The possibility of life on other planets appears high. The chances of us finding it (or them finding us) in an expanding universe seems very low. The poetic possibilities when contemplating this are infinite.
Category Archives: Scientist
The fundamental units of the Universe are its suns; its basic building blocks. Its galaxies are likened to cells in our bodies. Thus, its dark matter becomes flesh, unseen from inside. Its black holes are like cancer that feed oh, so slowly. Over billions and billions of billions of years. Yet its soul–yes its soul–is so human: Tragic, complex and unknowable.
One may argue that the difference between what is known and what is mythical, magical, supernatural is our knowledge of the science behind it. The sun was a god until we realized it was a ball of burning elements that our planet revolves around.
But is not the sun still godlike?
Science may indeed dispel myths. But in turn, it presents new questions that need poets and philosophers to ponder…and mistakes for humankind to long brood upon.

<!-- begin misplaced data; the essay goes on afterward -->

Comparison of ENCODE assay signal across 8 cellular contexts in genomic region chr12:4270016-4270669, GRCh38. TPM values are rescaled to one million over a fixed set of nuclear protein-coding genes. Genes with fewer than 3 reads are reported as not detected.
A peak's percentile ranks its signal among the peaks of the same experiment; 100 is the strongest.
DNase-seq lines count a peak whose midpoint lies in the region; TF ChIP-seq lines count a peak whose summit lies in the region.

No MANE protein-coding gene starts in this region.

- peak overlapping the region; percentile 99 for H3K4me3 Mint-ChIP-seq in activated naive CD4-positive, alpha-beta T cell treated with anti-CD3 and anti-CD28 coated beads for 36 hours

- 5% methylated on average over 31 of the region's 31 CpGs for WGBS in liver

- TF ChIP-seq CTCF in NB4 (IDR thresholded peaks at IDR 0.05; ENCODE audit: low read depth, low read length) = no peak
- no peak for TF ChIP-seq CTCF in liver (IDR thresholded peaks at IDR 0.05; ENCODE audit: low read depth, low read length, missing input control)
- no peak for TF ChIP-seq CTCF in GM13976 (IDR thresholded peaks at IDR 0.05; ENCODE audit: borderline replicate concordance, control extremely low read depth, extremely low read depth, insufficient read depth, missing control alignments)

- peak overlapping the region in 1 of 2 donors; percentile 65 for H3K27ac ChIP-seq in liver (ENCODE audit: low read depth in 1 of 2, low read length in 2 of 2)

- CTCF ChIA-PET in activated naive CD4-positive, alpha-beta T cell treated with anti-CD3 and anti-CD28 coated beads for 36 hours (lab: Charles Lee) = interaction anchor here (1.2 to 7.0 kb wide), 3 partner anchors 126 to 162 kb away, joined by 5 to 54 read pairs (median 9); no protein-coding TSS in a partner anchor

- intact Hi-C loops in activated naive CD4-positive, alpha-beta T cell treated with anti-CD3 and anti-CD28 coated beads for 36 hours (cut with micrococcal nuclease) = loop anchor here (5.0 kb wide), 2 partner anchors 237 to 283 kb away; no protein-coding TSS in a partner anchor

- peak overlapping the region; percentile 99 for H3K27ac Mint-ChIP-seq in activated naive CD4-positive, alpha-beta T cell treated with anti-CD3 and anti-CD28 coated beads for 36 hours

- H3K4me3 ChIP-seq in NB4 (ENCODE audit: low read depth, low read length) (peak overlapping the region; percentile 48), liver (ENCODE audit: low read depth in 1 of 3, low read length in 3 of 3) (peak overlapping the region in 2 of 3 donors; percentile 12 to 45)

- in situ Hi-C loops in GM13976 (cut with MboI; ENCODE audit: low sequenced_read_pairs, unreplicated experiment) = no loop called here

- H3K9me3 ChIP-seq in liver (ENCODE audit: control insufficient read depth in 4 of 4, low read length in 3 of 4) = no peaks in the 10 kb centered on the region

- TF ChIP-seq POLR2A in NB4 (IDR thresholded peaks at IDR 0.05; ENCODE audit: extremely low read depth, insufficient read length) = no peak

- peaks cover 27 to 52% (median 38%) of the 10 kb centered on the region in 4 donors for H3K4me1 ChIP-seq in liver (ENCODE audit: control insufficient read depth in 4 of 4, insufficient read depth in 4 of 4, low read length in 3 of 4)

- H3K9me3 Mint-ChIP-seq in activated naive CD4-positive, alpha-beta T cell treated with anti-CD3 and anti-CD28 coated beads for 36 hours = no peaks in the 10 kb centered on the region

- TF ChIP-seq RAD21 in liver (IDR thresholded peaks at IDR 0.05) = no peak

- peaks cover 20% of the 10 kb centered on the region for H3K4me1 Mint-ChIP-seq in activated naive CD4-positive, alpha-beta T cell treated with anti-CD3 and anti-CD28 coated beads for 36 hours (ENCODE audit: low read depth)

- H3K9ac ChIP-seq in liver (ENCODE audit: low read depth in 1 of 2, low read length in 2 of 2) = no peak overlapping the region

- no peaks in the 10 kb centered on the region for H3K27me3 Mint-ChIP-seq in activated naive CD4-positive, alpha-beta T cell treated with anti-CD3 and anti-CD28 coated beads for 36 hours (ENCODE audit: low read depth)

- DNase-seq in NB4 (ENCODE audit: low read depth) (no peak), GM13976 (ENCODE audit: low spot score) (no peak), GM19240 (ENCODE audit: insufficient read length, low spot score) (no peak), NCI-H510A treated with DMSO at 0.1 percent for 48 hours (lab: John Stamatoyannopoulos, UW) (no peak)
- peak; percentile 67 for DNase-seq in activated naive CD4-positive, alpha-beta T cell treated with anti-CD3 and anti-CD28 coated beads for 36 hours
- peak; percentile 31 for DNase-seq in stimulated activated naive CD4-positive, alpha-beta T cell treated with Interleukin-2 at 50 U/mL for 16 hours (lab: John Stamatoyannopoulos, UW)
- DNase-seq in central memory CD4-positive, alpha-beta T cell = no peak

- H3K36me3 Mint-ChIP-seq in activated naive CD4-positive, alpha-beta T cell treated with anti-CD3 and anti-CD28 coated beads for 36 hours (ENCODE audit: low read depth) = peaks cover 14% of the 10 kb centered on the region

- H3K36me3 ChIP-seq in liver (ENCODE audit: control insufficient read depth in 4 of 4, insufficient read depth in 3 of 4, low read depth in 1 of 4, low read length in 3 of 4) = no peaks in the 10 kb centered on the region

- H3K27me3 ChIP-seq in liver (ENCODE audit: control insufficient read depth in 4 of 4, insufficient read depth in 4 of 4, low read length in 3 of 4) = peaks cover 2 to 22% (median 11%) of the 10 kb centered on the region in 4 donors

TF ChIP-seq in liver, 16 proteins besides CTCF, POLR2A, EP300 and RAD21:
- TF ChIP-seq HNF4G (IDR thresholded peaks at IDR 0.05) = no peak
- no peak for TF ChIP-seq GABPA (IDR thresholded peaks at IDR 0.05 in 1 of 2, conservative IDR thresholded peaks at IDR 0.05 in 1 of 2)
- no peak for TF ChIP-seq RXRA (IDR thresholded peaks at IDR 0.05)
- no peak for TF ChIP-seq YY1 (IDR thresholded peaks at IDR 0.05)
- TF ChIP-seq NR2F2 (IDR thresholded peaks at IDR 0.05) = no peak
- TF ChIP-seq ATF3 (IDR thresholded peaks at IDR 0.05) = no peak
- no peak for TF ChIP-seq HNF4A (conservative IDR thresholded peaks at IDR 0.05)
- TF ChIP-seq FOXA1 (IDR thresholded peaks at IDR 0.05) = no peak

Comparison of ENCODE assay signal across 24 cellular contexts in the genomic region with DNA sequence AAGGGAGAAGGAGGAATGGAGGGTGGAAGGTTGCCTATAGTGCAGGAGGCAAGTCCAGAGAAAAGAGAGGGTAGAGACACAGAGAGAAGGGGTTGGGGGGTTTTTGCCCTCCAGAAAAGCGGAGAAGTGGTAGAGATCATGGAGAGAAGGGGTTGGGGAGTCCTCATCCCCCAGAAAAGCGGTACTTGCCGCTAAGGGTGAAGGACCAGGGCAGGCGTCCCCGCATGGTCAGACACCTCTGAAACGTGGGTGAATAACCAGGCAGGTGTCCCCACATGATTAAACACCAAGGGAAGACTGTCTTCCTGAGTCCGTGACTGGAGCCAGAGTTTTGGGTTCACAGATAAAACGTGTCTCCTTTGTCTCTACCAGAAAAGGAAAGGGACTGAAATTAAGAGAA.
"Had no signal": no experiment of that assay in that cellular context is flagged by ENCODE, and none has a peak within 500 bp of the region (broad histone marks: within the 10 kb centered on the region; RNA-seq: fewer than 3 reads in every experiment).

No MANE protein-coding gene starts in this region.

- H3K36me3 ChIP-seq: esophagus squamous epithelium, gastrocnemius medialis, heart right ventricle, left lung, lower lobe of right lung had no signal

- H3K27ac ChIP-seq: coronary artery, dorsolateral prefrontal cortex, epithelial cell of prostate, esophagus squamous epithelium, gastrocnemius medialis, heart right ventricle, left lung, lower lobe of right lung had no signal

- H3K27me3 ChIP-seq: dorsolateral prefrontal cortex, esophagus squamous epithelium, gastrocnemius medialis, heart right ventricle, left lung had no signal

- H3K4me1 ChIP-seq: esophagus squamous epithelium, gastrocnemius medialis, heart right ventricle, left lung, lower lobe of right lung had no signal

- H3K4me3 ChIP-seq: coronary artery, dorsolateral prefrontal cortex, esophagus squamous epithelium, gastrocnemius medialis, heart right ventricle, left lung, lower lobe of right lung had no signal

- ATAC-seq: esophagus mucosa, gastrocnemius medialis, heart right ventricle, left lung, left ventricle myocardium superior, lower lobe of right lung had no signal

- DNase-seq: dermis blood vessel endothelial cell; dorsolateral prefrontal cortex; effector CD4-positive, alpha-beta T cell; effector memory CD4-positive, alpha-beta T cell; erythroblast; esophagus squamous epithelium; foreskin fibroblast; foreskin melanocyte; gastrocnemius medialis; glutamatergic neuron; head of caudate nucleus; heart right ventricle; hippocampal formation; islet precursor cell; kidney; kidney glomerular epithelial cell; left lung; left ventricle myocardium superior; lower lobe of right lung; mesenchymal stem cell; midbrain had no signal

The relationship between poetry and science is not unlike that of church and state: We believe we keep them separate even though we know they are eternally intertwined because they share a common ingredient: Human beings.
Remarkably, poetry and science ultimately share the same goal and by the same means: Enlightenment through imagination. Poetry through introspection, science through deduction. Both through infinite experimentation.
Science attempts to explains what we understand. Poetry, especially speculative poetry, attempts to describe what we do not. Scientists often act like poets, poets like scientists.
Some more learned scholarly thoughts on science and poetry:
There are three histories for every event: The history that actually happened; the history as perceived by witnesses to the event; the history of the event as interpreted by everyone else.